Each faces up to seven years in prison, if convicted on the top count of grand larceny.

Feldman arrived about 15 minutes before Norman, accompanied by his attorney, Ronald Aiello. "We are at a loss - a total loss - as to what crimes could have been committed by Mr. Feldman," said Aiello.

A source said Feldman allegedly told Civil Court judges Karen Yellen, Marcia Sikowitz and Margaret Cammer they each had "to come up with 100 grand or we're going to take this away from you."

The indictment also charges the pair warned Yellen in a separate incident that she would be thrown off the ticket if she did not pay certain favored consultants, another sources said.

Sources close to the case said all three women as well as a Brooklyn district leader are expected to testify against Feldman and Norman, who also is a longtime state assemblyman and controls judgeships in the heavily Democratic borough.

The dual surrender came a month after another grand jury declined to issue a formal charge on the alleged scheme to sell seats on the bench.

It also came a month after Norman was indicted for allegedly putting $5,000 in campaign funds into his own checking account, taking more than $5,000 in gas reimbursements for travel to Albany and for an elections law violation.

He faces up to seven years in prison if convicted of those charges.

Norman contends Hynes has been on a witch hunt for the leaders of the same party that helped him get into office - and that making judicial candidates spend money on their campaigns is not tantamount to selling judgeships.

Hynes' office refused to comment yesterday.

With Derek Rose

Originally published on November 18, 2003


Pay to Play

A CURIOUS ARGUMENT: On March 3, when Supreme Court Judge Martin Marcus refused to dismiss indictments against Assemblyman Clarence Norman and Brooklyn Democratic Party executive director Jeff Feldman for allegedly strong-arming two Civil Court candidates, a spokesman for Brooklyn District Attorney Joe Hynes said, “It supports our allegation that to become a judge in Brooklyn you have to play Norman’s dirty game.”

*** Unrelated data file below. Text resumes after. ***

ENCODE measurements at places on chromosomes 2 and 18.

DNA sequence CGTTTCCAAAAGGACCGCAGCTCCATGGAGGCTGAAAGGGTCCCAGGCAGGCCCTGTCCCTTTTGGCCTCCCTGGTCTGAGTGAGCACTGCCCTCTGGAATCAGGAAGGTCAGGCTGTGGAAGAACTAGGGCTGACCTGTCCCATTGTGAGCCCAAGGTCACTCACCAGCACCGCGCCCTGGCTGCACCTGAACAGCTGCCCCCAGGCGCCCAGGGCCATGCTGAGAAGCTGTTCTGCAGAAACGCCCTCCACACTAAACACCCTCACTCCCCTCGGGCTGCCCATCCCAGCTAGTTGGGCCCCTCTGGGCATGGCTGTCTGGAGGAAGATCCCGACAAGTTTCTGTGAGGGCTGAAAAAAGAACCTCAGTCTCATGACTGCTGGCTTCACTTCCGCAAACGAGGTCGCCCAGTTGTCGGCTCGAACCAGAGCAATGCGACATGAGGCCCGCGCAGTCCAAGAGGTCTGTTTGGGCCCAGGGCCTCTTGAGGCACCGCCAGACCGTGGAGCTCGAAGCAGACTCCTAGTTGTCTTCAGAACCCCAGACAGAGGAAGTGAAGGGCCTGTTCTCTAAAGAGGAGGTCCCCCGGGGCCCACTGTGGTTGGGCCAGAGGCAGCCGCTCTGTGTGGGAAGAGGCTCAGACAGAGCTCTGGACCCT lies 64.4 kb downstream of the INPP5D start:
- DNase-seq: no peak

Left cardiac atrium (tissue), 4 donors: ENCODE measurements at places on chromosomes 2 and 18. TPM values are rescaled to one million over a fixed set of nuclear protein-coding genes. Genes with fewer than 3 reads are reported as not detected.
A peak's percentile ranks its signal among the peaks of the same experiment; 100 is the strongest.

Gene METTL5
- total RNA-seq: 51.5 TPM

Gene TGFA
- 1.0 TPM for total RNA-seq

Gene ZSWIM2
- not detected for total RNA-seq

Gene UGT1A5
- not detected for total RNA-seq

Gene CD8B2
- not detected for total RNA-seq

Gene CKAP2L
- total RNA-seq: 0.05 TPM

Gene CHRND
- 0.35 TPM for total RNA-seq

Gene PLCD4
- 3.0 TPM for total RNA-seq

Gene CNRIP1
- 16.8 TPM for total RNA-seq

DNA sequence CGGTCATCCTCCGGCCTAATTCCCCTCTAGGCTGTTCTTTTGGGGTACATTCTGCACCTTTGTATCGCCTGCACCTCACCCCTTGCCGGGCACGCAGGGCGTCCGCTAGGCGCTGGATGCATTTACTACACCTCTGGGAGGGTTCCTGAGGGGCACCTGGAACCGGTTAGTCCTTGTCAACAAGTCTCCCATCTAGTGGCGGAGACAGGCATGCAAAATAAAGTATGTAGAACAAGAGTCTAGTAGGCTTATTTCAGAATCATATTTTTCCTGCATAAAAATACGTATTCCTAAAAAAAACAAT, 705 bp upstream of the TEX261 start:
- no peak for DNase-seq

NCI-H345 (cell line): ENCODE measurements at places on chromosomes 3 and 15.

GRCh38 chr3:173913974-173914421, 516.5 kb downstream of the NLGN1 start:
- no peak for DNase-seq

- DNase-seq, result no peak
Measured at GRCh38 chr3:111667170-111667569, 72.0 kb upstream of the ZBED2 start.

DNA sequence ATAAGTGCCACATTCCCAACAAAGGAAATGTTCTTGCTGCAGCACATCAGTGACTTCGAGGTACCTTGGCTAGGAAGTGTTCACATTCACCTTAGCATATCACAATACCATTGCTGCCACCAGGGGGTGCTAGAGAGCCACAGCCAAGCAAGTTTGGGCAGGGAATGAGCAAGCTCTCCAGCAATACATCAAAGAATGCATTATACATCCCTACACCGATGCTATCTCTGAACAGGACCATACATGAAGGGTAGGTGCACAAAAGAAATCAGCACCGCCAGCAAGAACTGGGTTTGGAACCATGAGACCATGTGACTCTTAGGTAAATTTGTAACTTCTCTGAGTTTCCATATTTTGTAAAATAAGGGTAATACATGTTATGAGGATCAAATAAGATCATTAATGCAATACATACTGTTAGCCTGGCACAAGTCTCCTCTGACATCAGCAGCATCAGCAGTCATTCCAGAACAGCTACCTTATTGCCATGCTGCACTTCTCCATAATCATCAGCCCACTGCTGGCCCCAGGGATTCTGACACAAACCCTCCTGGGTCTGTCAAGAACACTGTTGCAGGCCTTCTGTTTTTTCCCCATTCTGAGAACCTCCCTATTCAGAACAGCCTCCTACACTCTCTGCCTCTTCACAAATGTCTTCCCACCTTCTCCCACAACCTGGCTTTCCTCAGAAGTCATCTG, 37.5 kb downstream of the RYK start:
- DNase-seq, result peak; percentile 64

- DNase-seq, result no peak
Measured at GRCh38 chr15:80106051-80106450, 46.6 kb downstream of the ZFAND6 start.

Only one problem with that argument: both candidates who played “Norman’s dirty game” lost the election. In that year, 2002, machine-backed Karen Yellen and Marcia Sikowitz were topped by Margarita Lopez Torres and Dolores Thomas. -Brooklyn Politics by Erik Engquist, March 14, 2005



Jeff Feldman, executive director of the Brooklyn Democratic organization, which strongly backed Feinberg's 1996 election, said he'd just had dinner with Feinberg and reported, "He is quite comfortable being surrogate, as should all citizens of the borough be comfortable with him being surrogate. There is no basis…to suggest that Judge Feinberg will not continue for the infinite foreseeable future as the surrogate for this county."

But what about the investigation under way? "I don't know anybody in Kings County of any prominence who's not under investigation by one agency or another," Feldman said. Feldman meant that as a defense of Brooklyn politics, but it could certainly be construed more as an indictment of it. --- By Erik Engquist, As printed in the Courier Life Newspapers, September 16, 2002




By Maurice Gumbs. January 4, 2006
"Words will not ever be able to express my sorrow and my profound regret for all my actions and mistakes. I hope I can merit forgiveness from the Almighty and those I've wronged or caused to suffer. I plead guilty, your honor” (Lobbyist Jack Abramoff, January 3, 2006). According to the plea agreement, prosecutors will recommend a sentence of 9 1/2 to 11 years, providing he cooperates with federal prosecutors.”

Jeff Feldman, Executive Director of the Kings County Democratic Club, and chief advisor to County Leader Clarence Norman is facing the toughest decision of his life.